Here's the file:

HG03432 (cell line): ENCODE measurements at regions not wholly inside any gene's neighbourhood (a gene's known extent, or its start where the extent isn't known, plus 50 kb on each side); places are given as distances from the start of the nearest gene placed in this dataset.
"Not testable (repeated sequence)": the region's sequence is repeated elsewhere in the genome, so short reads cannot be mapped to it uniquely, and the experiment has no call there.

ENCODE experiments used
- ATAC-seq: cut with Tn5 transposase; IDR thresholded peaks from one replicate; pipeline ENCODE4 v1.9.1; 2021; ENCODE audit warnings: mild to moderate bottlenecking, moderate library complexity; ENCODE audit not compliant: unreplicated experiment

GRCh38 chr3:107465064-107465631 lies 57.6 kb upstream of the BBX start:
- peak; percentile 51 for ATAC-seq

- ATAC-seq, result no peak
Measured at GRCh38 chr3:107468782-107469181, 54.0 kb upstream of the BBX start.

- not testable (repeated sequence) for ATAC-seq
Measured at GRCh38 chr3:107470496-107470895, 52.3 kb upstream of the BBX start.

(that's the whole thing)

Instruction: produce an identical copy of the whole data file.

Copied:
HG03432 (cell line): ENCODE measurements at regions not wholly inside any gene's neighbourhood (a gene's known extent, or its start where the extent isn't known, plus 50 kb on each side); places are given as distances from the start of the nearest gene placed in this dataset.
"Not testable (repeated sequence)": the region's sequence is repeated elsewhere in the genome, so short reads cannot be mapped to it uniquely, and the experiment has no call there.

ENCODE experiments used
- ATAC-seq: cut with Tn5 transposase; IDR thresholded peaks from one replicate; pipeline ENCODE4 v1.9.1; 2021; ENCODE audit warnings: mild to moderate bottlenecking, moderate library complexity; ENCODE audit not compliant: unreplicated experiment

GRCh38 chr3:107465064-107465631 lies 57.6 kb upstream of the BBX start:
- peak; percentile 51 for ATAC-seq

- ATAC-seq, result no peak
Measured at GRCh38 chr3:107468782-107469181, 54.0 kb upstream of the BBX start.

- not testable (repeated sequence) for ATAC-seq
Measured at GRCh38 chr3:107470496-107470895, 52.3 kb upstream of the BBX start.